Among those of us in our 40s, 50s and 60s, huge numbers are called upon to provide caring for aging relatives. More than ever before.
By 2020, for the first time in human history, there will be more individuals over 65 than children under the age of 5.
What this astounding statistic translates to is that for many of us, if we’re not caring for our aging spouses, we’re likely caring for our parents and grandparents. And if we, ourselves, aren’t caregivers, we undoubtedly are close to someone who is.
With this reality, an intriguing and vital need has arisen: How do we care for caregivers?
While we naturally focus on those who need caregiving due to medical necessity, the fact is, primary caregivers – most often spouses and children – have profoundly important needs, as well. How do we as a society and as individuals assess and support those needs?
The first step as those on the outside is to recognize the breath of the situation the caregiver is addressing. Often caregivers, based on pure love, shoulder far more responsibility than they express. Caregivers can feel every emotion from ultimate obligation to feeling as though their own needs are less important, so they rarely express the true scope of what they’re going through. As a support system for caregivers, we must make an effort to learn as much as we can about the reality of the situation, even beyond what the caregiver shares. We must strive to view the circumstance objectively and determine where the caregiver is at – physically, emotionally and mentally.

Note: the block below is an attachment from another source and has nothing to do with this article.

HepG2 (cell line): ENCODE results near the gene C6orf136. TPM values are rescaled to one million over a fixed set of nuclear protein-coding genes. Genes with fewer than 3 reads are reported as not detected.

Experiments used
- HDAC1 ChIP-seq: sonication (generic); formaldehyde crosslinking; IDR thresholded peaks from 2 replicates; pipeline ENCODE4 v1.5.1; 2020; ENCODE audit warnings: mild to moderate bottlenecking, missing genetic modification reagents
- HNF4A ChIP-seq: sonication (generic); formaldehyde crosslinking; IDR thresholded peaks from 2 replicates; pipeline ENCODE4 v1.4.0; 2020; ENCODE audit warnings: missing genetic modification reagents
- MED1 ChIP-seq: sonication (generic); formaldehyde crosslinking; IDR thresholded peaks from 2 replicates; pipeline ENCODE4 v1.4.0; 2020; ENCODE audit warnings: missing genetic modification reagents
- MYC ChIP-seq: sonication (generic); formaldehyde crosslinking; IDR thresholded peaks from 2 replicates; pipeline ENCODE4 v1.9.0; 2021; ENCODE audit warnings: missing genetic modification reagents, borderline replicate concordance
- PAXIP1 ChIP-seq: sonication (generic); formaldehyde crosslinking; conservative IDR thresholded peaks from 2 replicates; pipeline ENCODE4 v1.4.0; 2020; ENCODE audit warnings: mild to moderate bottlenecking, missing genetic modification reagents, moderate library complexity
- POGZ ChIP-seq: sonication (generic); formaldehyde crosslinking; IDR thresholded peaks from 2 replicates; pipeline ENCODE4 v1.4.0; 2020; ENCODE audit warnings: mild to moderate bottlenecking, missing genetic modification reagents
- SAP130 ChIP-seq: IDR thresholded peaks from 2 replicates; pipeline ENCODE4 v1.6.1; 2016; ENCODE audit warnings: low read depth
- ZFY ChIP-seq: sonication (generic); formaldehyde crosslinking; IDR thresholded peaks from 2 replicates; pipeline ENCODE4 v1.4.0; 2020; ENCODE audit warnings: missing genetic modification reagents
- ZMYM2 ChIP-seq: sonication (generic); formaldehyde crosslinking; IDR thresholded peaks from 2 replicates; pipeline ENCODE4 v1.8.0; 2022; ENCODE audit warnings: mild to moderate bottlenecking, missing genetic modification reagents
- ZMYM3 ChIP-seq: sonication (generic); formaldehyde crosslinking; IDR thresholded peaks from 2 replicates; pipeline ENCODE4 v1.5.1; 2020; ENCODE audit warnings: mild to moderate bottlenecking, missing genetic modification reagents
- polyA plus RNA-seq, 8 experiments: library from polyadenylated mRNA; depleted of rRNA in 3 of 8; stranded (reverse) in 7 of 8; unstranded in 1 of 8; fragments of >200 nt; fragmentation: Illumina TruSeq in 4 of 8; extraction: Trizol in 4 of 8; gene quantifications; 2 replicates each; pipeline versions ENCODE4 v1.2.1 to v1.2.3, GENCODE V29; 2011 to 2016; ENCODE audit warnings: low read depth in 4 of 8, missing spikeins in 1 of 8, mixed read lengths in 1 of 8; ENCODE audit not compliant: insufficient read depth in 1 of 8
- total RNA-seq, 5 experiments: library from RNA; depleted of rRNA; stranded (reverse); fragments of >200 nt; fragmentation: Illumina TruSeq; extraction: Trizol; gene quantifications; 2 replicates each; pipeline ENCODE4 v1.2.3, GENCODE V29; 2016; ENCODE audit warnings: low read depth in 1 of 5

Studies show that caregivers can experience symptoms ranging from fatigue to anxiety to depression – and we don’t need a degree to recognize those symptoms. We know the personalities of those close to us, and when we see adverse changes in a caregiver, it’s a clear sign that he or she needs additional support.
While we never wish to pull a caregiver out of a situation – after all, one’s heart and soul is in it – the single most effective form of caring for a caregiver is by giving him or her a break from the circumstance via respite care. When a caregiver is serving a loved one around the clock, again, we know it takes its toll. A daily form of respite for the caregiver – where someone else assists while the primary caregiver gets a break – dramatically improves the circumstance for everyone. As family and friends of caregivers, if we can ensure respite, whether it’s through outside professionals or loved ones, it dramatically improves the circumstance. A gentleman caring for his wife with Alzheimer’s recently described how, with the support of his children, having one hour per day of respite care, so he can run his errands, has dramatically reduced his stress levels, making him a better caregiver.
Indeed, caregiving to the extent that we are is a remarkably new phenomena of which society has never known. And, more and more families are having to navigate this process every day. We still have a lot to learn, personally and culturally. However, what we know for certain is that in order to best care for those in need, we must also care for caregivers.